The Abbott government’s emerging aversion to transparency, and its command-and-control model for ministerial media management, will cause more, not fewer, media problems. But as unlikely as it is to work, its bold experiment in returning to the 1970s in terms of reducing the exposure of the prime minister and politics generally should be welcomed.
The 1970s reference isn’t meant as a jab, but as an allusion to the last prime minister who publicly yearned for politics to be off the front pages, Malcolm Fraser. Fraser, as much as he would hate the comparison, was the Tony Abbott of his time, a man who came to the prime ministership after a period of political turmoil and who was hated with an extraordinary passion by the Left. During the course of a prime ministership that turned out to be less reformist, but more progressive, than most expected, Fraser actually expressed the desire that politics receive less attention in the media.
That was when the media cycle, to the extent that there even was a media cycle, moved with the comparative gentility of an Edwardian picnic.
But Abbott’s effort to reduce both his own and his government’s appearances in the media (some programs that rely on a steady flow of ministers are already complaining) isn’t merely an exercise in nostalgia for an analog media era. One of the few universally agreed outcomes of the Rudd government was that its obsession with managing the media cycle 1) failed and 2) made a problematic prime ministership even more dysfunctional. Kevin Rudd, a man who obsessed over the wording of a speech to his department’s Christmas party, was the last person who should have been allowed to try to control a media cycle.
Former Labor frontbencher Lindsay Tanner left politics and wrote an entire book about the toxic interaction of the media and politics which had, he argued, dumbed us all down. Many called for Julia Gillard to adopt a “less is more” approach to her prime ministerial personality, doing less media and being seen less rather than, it seemed, appearing in a school playground every other day.
It’s thus a little ironic that when Abbott tries to do exactly that, to pull back from the media cycle and break free from government-by-announceables in favour of getting on with governing, he gets accused by opponents of hiding from scrutiny. It’s a charge they would never have made if Gillard had pulled back to a weekly media appearance.
“An approach that deliberately provides less content … simply creates more room for other content, which the opposition and other government critics will happily fill.”
Abbott rationing himself perhaps also recognises that the man himself isn’t overly popular with voters; he begins his prime ministership with the “achievement” of finally scoring a net positive approval rating, something he never managed as opposition leader. Being less on public display, being more aloof, is unlikely to exacerbate that unpopularity, if nothing else. Moreover, judging by his comments yesterday on the economy, every time he opens his mouth on that subject you get the impression a five-year-old is running the country. When it comes to economic commentary from Abbott, less is most definitely more.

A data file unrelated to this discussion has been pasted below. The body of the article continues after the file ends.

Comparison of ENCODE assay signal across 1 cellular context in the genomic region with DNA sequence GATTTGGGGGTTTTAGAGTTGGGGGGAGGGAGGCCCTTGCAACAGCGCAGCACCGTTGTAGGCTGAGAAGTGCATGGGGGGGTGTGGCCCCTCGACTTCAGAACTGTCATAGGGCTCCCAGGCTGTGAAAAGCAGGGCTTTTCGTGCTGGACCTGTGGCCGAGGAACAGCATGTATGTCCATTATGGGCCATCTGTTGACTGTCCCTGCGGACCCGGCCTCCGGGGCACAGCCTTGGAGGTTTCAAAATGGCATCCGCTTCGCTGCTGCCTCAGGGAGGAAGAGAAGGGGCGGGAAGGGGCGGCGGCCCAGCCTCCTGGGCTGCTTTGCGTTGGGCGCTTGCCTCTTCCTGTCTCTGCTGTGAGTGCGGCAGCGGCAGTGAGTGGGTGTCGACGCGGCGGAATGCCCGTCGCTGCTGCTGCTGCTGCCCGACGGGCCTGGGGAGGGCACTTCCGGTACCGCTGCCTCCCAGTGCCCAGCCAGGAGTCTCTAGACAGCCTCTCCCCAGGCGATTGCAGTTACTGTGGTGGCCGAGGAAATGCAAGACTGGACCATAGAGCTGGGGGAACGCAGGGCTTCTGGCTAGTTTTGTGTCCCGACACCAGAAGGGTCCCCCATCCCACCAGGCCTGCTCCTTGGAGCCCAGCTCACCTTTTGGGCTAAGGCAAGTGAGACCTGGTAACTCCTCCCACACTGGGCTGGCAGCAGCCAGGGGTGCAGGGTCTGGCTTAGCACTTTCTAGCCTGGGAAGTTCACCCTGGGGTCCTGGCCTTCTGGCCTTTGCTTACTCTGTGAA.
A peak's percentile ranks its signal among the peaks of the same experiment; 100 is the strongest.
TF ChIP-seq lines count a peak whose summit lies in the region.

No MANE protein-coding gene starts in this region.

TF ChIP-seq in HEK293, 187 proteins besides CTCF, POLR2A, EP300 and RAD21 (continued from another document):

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The media cycle, alas, is no longer the easily controlled beast of the 1970s, or even of 2007 when the Coalition was last in power. Immigration Minister Scott Morrison is discovering this as constant news of boat arrivals emerges regardless of his efforts to keep them secret, even if The Daily Telegraph now hides its stories on boat arrivals deep inside the paper. There are now two 24-hour news channels; issues erupt on (and disappear from) social media within hours, creating multiple media cycles within one day.
An approach that deliberately provides less content, and establishes a bureaucratic process for determining who will respond to media requests, simply creates more room for other content, which the opposition and other government critics will happily fill. Abbott knows this perfectly well: one of the reasons Gillard could never pull back from the media cycle was that he would happily fill it if she didn’t.
It thus provides an opportunity for Labor, if they’re smart enough to do it. Like Bob Carr did as opposition leader and Abbott did, Labor should use the space to let a thousand scare campaigns bloom; the ones that don’t get traction will be forgotten; the ones that do will force a response from the government. That assumes, of course, that Labor has the capacity to prosecute an effective campaign, which judging by their performance in government is no given.
The other risk is that, if Abbott is successful at withdrawing from the media cycle, it will do nothing to reverse the growing disengagement from politics of a significant chunk of the electorate, particularly young people. Labor at least is trying to re-engage with its own base, a process that may eventually lead to a greater capacity to engage with the wider electorate, perhaps using social media to reach the disengaged. If the Liberals are smart, they’ll couple a rationing strategy with looking at ways they can reach disaffected sections of the electorate. Whichever party works out how to reach those voters — assuming they can be reached — stands to potentially benefit significantly.